It is still summer, isn’t it? So says the cover of my latest issue of Slightly Foxed, with which I’m finally united now that I’ve returned to a country where there is no vestige of summer. From the Aegean, where clouds were a great rarity, to England, where they are so thick you want to scrape them off the sky. But anyway, I love Slightly Foxed! It is one of the most delightful things that can fall through your letterbox (Graze boxes are high up on the list too). The cover of the Summer edition takes me back to the Turkish island of Cunda, where I took this photo of a boat called ‘Yasemin’ (which also happens to be my middle name). SF is always beautifully laid out on cream paper and boasts the sweetest illustrations; really it’s enough to bring out the bibliophile in any text-lover. It prints unpretentious reviews of forgotten or out-of-print books, and has been accused of harbouring nostalgia for early lit crit, and of being altogether unscholarly. Perhaps the best compliments I can imagine. If newspaper literary supplement reviews make you cringe and swear off reading comtemporary literature, this will be just your cup of tea (you can subscribe here if you like)! Nothing sends me searching on Abebooks quicker…

The first article in this issue is about Graeme Greene’s Stamboul Train which is now on my reading list, even though I spent 40 miserable minutes in Istanbul Atatürk Airport waiting in the customs & x-ray queues, hoping our next plane was delayed. It was. Then I spent nearly 4 hours thinking how I would rather have spent a week travelling by train than having to sit for even 5 minutes with a hideous aqua seat cover about 4 inches from my face. Honestly, I can see why some might prefer to stay at home reading their lovely Quarterlies instead.

summer blues

Another Aegean blue addition to my possessions now that I’m back in blighty is my new (old) iPod shuffle. The engraving is half a quote by Aristotle (it continues: “Excellence, therefore, is not an act but a habit”), and is there to remind me that unless I blog more often I cannot be a blogger. Like paint chips, the shuffle makes a great bookmark (I don’t know why Apple don’t mention this on their website), and the combination of Foxed & shuffle (with a bit of knitting thrown in) is even more enjoyable when employed on my favourite train route – between Shrewsbury and Aberystwyth.

2nd gen ipod shuffle

And despite the wise admonition of the most excellent Woolly Wormhead, I just couldn’t resist the urge to match (both my iPod & my Strat). The colour is Collection 2000’s ‘Show off’, in case you want to, you know, show off.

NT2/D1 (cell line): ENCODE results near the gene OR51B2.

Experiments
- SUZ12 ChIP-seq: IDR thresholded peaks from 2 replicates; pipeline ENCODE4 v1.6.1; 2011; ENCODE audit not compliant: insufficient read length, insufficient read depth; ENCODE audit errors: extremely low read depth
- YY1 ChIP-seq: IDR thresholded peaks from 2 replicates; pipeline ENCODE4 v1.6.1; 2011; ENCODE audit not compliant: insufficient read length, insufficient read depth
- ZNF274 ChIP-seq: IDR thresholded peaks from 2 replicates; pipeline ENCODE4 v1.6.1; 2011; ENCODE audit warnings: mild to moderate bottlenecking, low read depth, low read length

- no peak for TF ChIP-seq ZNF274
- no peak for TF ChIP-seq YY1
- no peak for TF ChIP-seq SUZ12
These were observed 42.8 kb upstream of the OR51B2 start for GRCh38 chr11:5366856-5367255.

your nail polish must always match your ipod

21st August, 2009  // Literature, Travel // tags: , , , , , .

Where Have You Been?

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Well may you ask! When I came back to Turkey for a few months, I hadn’t realised that a combination of heat, intermittent internet, and a general lassitude would keep me away from work for so long. Many events have passed unrecorded, including my birthday, and the Skein Queen contest I won, to name one of her gorgeous colourways. The name I entered was ‘Summerhouse Love’, and it’s fairly descriptive of my current state. Ironically, I must await my return to Wales to fondle the Plushness, but the cool colours will be a reminder of my indolent summer days. I had already treated myself to a hank of Skein Queen yarn for my birthday (look at Deb’s gorgeous packaging! I admired it for a long time before I let myself open it), along with a tiny hank of Artist’s Palette ‘Glisten’. Really, the difficulty of the larger questions of life (its meaning, what one should do with it, etc.) pale in comparison with the painful hours of deciding which colourway of handpainted yarn to purchase.

skein queen package

another early birthday present

Much of my time has been spent reading, listening to Cole Porter songs, taking photos of congruous colours, and of course, doing a lot of mindless knitting. These socks are now finished, though it’s too hot to wear them.

sock & colette
Olive pressing against my window
sock & colette
bits of houses

I mentioned in my entry to the Skein Queen competition, how much I love summerhouse novels. Woolf’s To the Lighthouse, Proust’s Swann’s Way (the only one of the series I’ve managed to read so far), and Colette’s Ripening Seed are the chief ones that occur to me. To a lesser extent perhaps von Arnim’s The Enchanted April (which I suppose is not summer), Waugh’s Brideshead Revisited, Forster’s A Room with a View, and maybe even Bellow’s Herzog, though they’re all very different books. Admittedly A Room with a View doesn’t even involve a house, but it is still one of my favourites.

And if you’re looking for musical accompaniment, here is my Cole Porter mixtape:

  1. I Concentrate on You by Frances Wayne
  2. I Loved Him but He Didn’t Love Me by Kaye Ballard
  3. Get Out of Town by Chris Connor
  4. Night and Day by Ella Fitzgerald
  5. Just One of Those Things by Diana Krall
  6. I’m in Love Again by Bobby Short
  7. The Laziest Gal in Town by Marlene Dietrich
  8. Where Have You Been? by Judy Holliday

So close to your side I’ll stay,
You can never say,
“Baby, where have you been?”

13th July, 2009  // Inspiration, Life, Literature, Travel, Yarn // tags: , , , .